The disruptions forced on society and businesses in the past few months may well have upended business practises as we know them, but their impacts are likely to be felt by governments and business well into the future.
While this may be unsettling at first glance, there are great opportunities for businesses, including the smart use of artificial intelligence (AI), automation and upskilling of workforces to best adapt to the new normal, says acclaimed trend translate and future finance expert, Bronwyn Williams from Flux Trends.
Veeam Software hosted its first Veeam Africa Digital Transformation Masterclass Series webinar on 23 June, and featured Willaims, who talked the audience through the future of digital disruption.
The Veeam Digital Transformation Masterclass Series is tailored specifically for C-suite executives and other senior IT professionals in enterprise organisations, with a focus on digital transformation and its impact on business – a conversation which has become increasingly urgent given the current state of remote business practices during and post lockdown.
Williams, who has more than a decade’s experience in researching trends for businesses predominantly in the finance and B2B industries, presented the webinar masterclass titled Life after COVID-19 in the age of AI. She shared insights on the impact the sudden shift to more digital operations has had on businesses.
“While the disruptions of the past few months have undoubtedly upended life as we know it, both locally and around the world, they will leave a lasting impact on society, business, governments and the economy at large,” says Williams.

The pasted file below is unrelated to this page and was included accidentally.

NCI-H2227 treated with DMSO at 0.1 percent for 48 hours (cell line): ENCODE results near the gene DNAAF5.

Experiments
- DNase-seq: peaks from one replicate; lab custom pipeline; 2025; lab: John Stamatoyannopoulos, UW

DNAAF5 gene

Williams believes that once we understand these trends, we can identify the threats and opportunities each of them present for businesses and industries. Some of the aspects covered included the likes of the contactless and cashless economy, digital security, bio-tracking and personal data security, staff surveillance, and the platform economy.
Williams suggested a variety of tips that will allow businesses to stay ahead of the digital disruption curve. These include promoting the idea of allowing AI jobs to be performed by robots thus allowing people to tackle the more human jobs, the redeployment of skills in a workforce, and how businesses can look to the “long now” instead of the “infinite present” – a situation where Williams suggests investing for the future is crucial to long-term business sustainability.
“Businesses are more reliant on digital infrastructure than ever before, but as the IT industry continues to grow at a relentless pace, there is an increasing reliance on digital and technical skills to deliver critical products and essential services.
Bronwyn emphasised the importance of skills and investing in the future, which is supported by our Veeam 2020 Data Protection Trends Report as lack of skills to implement technology was one of the top challenges facing Middle East and African organisations over the next 12 months.
“The journey to digital transformation is about going from risk reduction to unleashing the possibility of the future, but investing and supporting a career in technology underpins all of this. At Veeam it is our mission to support businesses in their digital transformation journey, providing a simple, flexible and reliable way to adapt to digital disruption, remain competitive and deliver new products and services to customers,” said Kate Mollet, Regional Manager, Africa at Veeam.